The European Commission has today announced plans to overhaul the way in which companies are taxed in the Single Market, delivering a growth-friendly and fair corporate tax system.
Re‑calibrated as part of a broader package of corporate tax reforms, the Common Consolidated Corporate Tax Base (CCCTB) will make it easier and cheaper to do business in the Single Market and will act as a powerful tool against tax avoidance.
First tabled in 2011, the CCCTB was designed to strengthen the Single Market for businesses. While Member States made considerable progress on many core elements of the previous CCCTB proposal, they were unable to reach a final agreement. Having sought the views of Member States, businesses, civil society and the European Parliament, we are today bolstering the pro-business elements of the previous proposal to help cross-border companies cut costs, red tape and to support innovation. The re-launched CCCTB will also create a level-playing field for multinationals in Europe by closing off avenues used for tax avoidance.
Two further proposals aim to improve the current system for dispute resolution on double taxation in the EU and to bolster existing anti-abuse rules. Taken together, these measures will create a simple and pro-business tax environment.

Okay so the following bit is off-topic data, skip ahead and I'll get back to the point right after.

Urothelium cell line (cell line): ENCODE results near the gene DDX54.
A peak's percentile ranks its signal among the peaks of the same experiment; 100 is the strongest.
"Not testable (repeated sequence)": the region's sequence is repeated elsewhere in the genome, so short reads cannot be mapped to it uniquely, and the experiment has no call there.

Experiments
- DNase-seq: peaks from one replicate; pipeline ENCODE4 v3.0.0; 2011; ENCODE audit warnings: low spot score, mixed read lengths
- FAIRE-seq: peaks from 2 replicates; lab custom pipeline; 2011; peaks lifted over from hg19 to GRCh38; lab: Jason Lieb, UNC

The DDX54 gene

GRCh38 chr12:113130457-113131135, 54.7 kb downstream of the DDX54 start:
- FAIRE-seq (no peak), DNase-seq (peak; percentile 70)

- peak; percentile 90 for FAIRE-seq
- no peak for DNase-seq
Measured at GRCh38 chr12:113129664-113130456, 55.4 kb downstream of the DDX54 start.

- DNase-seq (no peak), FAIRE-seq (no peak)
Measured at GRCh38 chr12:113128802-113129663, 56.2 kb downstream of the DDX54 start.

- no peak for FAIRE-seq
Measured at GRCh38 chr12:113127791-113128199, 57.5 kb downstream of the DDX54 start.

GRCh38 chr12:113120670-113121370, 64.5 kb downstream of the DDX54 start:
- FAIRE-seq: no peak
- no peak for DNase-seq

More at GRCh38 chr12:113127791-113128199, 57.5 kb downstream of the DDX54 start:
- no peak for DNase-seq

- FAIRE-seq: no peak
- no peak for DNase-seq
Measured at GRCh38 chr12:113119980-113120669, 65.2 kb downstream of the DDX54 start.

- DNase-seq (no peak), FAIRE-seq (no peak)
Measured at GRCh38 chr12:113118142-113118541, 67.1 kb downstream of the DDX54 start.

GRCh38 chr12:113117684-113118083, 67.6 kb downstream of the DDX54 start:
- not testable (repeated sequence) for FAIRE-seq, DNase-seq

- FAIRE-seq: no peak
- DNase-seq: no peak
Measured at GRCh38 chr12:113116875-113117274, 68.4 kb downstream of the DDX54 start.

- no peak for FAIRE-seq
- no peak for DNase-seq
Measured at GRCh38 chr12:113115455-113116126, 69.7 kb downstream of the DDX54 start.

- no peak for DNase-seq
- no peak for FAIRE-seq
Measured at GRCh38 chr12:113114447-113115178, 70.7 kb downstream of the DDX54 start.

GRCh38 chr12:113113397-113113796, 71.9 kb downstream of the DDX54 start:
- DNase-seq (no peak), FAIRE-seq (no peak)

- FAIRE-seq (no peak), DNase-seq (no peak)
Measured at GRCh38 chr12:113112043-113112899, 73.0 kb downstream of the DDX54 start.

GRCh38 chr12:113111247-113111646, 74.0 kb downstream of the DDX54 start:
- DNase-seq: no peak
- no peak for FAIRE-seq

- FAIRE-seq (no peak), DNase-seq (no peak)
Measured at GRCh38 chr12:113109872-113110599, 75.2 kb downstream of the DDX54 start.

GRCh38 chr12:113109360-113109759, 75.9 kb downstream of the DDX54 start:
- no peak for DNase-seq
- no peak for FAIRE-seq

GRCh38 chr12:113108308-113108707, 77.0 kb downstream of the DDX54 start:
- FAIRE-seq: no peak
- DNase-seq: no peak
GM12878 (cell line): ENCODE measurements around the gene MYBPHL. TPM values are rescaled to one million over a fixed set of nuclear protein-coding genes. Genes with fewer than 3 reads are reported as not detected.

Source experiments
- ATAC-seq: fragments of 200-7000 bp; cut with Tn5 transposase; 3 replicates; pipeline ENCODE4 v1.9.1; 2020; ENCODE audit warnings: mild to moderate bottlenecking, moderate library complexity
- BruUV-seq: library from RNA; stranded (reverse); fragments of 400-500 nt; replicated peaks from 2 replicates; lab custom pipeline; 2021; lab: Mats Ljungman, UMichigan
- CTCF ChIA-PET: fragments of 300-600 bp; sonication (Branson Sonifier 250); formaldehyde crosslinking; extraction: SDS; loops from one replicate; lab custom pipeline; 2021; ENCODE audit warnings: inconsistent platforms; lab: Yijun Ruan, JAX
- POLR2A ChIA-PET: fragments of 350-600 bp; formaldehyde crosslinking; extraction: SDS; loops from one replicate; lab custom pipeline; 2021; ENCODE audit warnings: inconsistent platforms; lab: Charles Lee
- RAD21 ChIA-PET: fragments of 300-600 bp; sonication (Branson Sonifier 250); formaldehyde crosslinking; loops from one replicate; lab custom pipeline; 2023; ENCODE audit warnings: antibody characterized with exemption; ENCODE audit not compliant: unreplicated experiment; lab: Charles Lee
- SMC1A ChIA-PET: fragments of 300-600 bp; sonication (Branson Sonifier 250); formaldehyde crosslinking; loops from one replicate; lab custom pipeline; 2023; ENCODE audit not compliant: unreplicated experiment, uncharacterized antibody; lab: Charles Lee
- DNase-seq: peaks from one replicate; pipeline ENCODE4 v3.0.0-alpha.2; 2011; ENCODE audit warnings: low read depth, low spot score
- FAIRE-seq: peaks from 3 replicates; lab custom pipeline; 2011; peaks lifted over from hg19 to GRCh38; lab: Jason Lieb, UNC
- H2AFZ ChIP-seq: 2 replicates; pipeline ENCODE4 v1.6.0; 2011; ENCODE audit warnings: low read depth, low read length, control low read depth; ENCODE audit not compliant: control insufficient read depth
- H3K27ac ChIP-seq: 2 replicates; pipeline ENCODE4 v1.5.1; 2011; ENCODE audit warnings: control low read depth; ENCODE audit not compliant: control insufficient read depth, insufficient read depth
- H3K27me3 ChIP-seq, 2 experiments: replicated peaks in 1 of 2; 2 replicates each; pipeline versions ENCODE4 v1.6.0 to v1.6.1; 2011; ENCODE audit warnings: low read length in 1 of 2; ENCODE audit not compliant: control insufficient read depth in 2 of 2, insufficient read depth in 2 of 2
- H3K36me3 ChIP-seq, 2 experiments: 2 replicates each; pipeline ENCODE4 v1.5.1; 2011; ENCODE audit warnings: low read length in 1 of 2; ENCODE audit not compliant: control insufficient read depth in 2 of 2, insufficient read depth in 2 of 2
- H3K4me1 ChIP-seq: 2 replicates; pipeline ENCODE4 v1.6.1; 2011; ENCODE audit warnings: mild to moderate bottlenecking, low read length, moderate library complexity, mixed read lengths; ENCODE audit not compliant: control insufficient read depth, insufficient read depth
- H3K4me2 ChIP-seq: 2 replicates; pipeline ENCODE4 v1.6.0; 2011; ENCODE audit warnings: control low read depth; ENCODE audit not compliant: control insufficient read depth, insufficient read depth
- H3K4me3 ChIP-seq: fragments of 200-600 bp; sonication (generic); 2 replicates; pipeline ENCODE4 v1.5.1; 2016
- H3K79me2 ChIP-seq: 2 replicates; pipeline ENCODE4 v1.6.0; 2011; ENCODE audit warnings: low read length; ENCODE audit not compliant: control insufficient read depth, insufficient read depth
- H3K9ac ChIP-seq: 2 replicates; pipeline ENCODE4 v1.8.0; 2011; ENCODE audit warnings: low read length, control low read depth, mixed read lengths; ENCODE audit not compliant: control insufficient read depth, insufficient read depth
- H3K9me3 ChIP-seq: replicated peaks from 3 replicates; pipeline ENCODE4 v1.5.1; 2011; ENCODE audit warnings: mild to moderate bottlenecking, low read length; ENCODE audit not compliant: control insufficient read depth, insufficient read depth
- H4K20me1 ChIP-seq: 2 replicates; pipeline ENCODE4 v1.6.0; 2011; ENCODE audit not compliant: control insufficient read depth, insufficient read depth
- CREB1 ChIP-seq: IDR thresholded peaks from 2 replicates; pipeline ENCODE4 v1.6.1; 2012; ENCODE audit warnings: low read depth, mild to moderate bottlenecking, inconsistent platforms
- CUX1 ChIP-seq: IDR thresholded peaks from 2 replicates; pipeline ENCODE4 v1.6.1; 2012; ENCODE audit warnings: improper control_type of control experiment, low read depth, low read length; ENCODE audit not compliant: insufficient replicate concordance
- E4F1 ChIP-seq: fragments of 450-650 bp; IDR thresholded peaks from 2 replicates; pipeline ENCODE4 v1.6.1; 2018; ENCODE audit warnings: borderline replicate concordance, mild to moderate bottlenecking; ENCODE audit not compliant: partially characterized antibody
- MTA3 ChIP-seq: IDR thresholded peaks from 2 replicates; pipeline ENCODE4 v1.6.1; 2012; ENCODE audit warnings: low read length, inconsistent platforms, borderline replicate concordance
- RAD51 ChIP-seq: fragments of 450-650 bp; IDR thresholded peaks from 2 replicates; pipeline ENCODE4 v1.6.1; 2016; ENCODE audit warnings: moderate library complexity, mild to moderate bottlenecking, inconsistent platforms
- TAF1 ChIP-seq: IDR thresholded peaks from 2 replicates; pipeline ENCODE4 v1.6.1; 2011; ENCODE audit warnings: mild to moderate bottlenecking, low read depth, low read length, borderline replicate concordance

Vice-President Valdis Dombrovskis said: "Tax policy should support the EU's goals of economic growth and social justice. Today's proposals aim to boost growth and investment, support enterprise and ensure fairness. The current corporate tax system treats debt financing of companies more favourably than equity financing. Reducing this debt-equity bias in the tax system is an important element of the Capital Markets Union Action Plan and underlines our commitment to deliver on this project."
Pierre Moscovici, Commissioner for Economic and Financial Affairs, Taxation and Customs said: "With the rebooted CCCTB proposal, we're addressing the concerns of both businesses and citizens in one fell swoop. The many conversations I've had as Taxation Commissioner have made it crystal-clear to me that companies need simpler tax rules within the EU. At the same time, we need to drive forward our fight against tax avoidance, which is delivering real change. Finance Ministers should look at this ambitious and timely package with a fresh pair of eyes because it will create a robust tax system fit for the 21st century.”